The Burundian Government, on Tuesday, rejected the request by the facilitator in the inter-Burundian dialogue to grant immunity to suspects in the 2015 failed coup plot to allow them to participate in the talks.
Presidential Spokesman, Jean Karerwa said: “The facilitator in the inter-Burundian dialogue, former Tanzanian President Benjamin Mkapa sent a letter to Burundian President Pierre Nkurunziza on Feb. 27, requesting him to grant immunity to coup plotters so that they can participate in the inter-Burundian dialogue.
“The request is impossible because people sued by the judiciary cannot get immunity according to international regulations.”
According to him, Burundi should be considered like other countries as it is a country that respects international rules.
“The president of Burundi is not entitled to grant immunity or to pardon people who are sued by the judiciary. What he can do is to pardon people who have been already condemned.
“If he pardons such a kind of people, he will be accused of betraying the nation,” Karerwa said.
He indicated that Burundian people “do not have big problems” these days.
“In the letter sent back to the facilitator in the inter-Burundian dialogue, the president stated that Rwanda has rather been provoking Burundi,” Karerwa said.
He also indicated that the president requested the “repatriation of the talks” from the Tanzanian town of Arusha to Burundi because most participants in the talks are in Burundi.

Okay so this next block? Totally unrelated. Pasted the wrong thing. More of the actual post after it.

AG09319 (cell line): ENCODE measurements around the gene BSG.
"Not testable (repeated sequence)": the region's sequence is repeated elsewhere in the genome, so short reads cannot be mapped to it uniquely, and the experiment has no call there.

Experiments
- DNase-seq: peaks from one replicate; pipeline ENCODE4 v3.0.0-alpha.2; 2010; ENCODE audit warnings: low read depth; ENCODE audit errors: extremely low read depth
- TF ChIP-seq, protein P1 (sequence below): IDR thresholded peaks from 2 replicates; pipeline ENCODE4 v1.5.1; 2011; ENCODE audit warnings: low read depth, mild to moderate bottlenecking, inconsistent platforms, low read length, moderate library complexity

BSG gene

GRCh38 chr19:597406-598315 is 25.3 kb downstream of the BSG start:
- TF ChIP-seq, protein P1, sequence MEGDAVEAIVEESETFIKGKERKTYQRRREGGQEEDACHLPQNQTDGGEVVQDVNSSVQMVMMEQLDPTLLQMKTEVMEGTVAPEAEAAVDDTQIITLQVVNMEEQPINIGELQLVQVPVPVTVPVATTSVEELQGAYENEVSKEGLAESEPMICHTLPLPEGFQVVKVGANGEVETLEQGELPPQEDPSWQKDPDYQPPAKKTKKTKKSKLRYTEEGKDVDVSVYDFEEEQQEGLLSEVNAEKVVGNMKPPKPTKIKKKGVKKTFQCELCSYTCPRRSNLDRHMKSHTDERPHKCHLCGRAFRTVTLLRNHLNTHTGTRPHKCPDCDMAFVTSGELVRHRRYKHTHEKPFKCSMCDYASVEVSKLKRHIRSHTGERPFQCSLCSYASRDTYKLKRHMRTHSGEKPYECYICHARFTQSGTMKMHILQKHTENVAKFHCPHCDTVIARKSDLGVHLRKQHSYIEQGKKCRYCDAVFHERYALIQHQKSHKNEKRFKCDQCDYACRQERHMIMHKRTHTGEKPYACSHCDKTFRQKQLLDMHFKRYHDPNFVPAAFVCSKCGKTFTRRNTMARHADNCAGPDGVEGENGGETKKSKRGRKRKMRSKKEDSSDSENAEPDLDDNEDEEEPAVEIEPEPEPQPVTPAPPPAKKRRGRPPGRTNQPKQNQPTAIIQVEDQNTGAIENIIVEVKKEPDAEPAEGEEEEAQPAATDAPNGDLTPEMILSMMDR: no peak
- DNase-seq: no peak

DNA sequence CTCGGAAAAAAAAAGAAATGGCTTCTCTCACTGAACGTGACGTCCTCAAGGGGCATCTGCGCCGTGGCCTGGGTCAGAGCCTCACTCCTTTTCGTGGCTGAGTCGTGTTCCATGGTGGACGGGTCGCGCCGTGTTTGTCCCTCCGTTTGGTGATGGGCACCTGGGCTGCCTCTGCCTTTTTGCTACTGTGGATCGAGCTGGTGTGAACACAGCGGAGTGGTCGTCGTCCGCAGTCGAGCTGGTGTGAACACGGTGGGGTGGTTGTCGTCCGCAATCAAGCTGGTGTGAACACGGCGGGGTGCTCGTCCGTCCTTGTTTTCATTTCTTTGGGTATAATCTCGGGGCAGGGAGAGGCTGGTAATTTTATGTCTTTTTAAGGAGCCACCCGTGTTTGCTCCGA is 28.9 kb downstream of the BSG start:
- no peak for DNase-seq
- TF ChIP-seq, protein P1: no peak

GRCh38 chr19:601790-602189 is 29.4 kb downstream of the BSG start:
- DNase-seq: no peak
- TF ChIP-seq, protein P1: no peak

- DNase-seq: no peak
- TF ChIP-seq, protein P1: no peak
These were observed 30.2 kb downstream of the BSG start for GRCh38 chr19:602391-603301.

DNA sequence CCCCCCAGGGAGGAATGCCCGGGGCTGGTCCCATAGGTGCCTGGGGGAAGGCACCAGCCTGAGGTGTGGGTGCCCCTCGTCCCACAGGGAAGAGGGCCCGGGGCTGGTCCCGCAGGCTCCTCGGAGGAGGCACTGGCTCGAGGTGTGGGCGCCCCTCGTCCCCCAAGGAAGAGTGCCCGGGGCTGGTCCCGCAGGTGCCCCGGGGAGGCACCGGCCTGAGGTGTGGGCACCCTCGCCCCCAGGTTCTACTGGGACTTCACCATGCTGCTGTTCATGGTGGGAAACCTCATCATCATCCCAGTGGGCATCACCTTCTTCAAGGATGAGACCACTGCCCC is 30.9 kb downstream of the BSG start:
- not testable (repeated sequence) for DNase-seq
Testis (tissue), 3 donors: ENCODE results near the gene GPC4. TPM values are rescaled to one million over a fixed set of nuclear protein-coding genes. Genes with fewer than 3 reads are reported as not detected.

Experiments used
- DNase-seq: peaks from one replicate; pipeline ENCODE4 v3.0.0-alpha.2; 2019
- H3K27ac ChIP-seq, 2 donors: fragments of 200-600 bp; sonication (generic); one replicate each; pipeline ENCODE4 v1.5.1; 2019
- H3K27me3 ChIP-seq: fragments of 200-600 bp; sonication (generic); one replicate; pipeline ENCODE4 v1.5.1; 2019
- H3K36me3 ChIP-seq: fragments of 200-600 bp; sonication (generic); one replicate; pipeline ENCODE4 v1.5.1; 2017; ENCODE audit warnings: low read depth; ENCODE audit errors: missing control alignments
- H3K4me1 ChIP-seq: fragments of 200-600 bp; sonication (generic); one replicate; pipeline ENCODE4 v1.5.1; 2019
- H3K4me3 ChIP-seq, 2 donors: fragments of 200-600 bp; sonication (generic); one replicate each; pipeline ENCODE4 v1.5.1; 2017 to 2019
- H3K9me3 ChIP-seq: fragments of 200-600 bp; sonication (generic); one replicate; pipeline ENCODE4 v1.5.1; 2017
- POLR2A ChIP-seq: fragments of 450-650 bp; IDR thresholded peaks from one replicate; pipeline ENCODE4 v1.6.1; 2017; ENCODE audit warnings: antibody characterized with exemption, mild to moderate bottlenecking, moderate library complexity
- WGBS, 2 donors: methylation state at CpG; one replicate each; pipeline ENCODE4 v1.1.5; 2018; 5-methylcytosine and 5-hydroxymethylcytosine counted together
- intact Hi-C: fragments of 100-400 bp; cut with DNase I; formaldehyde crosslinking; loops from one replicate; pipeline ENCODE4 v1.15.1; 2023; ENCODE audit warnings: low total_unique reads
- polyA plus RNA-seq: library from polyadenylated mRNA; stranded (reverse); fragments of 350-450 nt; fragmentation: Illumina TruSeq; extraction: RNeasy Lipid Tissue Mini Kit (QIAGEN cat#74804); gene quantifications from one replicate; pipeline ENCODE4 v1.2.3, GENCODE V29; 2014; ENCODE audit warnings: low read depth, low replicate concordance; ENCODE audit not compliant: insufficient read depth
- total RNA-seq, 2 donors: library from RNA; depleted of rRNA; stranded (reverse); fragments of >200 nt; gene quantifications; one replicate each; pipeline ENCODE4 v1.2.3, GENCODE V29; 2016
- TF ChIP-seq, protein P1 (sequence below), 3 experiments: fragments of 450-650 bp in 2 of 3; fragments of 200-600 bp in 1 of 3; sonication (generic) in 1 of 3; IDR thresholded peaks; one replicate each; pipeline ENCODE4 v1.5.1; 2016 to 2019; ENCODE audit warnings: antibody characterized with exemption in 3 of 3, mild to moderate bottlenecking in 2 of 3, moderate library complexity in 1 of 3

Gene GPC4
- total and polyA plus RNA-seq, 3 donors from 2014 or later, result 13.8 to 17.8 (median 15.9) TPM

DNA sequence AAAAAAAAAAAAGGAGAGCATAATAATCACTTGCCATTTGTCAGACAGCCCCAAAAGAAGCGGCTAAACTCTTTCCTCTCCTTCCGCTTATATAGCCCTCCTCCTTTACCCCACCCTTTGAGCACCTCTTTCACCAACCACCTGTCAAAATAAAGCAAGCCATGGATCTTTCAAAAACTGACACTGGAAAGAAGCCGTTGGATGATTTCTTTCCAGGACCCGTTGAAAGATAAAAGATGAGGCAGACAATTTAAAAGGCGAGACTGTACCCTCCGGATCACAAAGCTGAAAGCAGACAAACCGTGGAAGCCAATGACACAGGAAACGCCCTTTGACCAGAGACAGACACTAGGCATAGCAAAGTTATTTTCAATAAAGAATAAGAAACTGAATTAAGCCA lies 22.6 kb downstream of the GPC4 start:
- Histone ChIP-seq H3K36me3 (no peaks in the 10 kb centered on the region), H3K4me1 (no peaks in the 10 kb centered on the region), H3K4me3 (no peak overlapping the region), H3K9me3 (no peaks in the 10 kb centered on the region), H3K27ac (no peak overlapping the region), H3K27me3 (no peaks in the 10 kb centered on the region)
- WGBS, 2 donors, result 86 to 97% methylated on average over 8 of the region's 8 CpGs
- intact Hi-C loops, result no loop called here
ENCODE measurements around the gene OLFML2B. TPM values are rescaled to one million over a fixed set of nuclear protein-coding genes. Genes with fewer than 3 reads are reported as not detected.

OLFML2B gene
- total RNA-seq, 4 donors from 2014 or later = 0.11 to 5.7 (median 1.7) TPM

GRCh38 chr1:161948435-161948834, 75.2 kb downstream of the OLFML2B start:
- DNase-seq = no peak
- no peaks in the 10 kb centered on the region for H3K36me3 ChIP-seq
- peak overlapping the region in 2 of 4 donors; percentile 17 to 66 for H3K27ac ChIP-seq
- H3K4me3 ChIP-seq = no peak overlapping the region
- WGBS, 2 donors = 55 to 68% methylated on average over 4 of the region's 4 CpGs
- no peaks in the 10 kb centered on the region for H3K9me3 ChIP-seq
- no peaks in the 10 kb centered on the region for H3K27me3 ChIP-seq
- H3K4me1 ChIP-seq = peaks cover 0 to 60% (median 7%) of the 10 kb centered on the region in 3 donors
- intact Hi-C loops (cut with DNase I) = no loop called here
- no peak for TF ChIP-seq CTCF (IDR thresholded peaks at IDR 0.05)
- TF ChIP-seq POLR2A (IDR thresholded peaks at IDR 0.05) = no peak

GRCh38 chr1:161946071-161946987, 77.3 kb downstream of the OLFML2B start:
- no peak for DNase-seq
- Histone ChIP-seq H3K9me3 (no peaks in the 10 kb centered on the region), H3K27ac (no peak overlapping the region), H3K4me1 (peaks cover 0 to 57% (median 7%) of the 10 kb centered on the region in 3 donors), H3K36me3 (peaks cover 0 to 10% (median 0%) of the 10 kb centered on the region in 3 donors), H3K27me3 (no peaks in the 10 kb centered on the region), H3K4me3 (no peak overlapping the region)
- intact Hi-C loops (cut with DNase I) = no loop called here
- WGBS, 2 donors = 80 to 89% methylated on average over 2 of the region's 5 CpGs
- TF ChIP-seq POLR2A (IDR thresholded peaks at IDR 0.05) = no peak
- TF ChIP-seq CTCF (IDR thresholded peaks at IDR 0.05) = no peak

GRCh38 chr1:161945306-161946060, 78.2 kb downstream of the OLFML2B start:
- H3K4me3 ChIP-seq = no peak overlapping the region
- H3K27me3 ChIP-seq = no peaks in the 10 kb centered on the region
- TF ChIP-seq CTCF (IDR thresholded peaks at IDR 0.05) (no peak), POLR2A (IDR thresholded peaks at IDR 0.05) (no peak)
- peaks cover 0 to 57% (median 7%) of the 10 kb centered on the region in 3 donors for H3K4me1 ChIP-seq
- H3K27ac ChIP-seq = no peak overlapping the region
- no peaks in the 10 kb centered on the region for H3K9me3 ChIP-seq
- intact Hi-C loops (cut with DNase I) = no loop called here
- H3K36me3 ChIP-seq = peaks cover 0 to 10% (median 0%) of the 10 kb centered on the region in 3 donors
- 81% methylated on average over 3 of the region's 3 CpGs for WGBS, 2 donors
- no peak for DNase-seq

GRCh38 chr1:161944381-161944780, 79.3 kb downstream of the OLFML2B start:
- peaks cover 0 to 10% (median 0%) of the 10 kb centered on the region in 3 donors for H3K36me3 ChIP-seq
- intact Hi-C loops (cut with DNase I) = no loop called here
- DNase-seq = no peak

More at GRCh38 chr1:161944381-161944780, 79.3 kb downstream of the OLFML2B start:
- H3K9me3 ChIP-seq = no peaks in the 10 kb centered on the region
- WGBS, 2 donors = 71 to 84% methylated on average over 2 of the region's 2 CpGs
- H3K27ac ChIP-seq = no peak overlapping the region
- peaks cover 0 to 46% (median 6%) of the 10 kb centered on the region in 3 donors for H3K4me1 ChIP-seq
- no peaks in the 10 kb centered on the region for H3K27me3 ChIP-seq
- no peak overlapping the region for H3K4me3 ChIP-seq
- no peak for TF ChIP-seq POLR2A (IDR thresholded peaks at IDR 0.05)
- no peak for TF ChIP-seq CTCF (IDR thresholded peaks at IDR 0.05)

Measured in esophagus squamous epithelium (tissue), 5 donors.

The Burundian government boycotted the previous round of talks that took place by mid February in Arusha, Tanzania, arguing that it could not sit with what it called “coup plotters” on the same table.
Burundian Government Spokesman Philippe Nzobonariba said that invitations of participants to the talks were characterized by irregularities.
“Some of the invited participants are sued by the Burundian judiciary for their involvement in disrupting Burundi’s security,” Nzobonariba said.
The Burundian government was also against the denomination of some political parties invited in the talks, stressing that they are not political parties registered at the east African country’s home affairs ministry.
The other concern was the participation, in the talks, of Jamal Benomar, Special Adviser of the UN Secretary General in Burundi, who was rejected by the Burundian government in December 2016.
Burundi plunged in a crisis since April 2015 when Burundian President Pierre Nkurunziza decided to run his controversial third term in violation of the national constitution and the 2000 Arusha Agreement that ended a decade-long civil war.
No fewer than 500 people in Burundi have been killed and over 300,000 people fled to neighboring countries mostly Tanzania, Rwanda, the Democratic Republic of Congo and Uganda since the outbreak of the crisis. (NAN)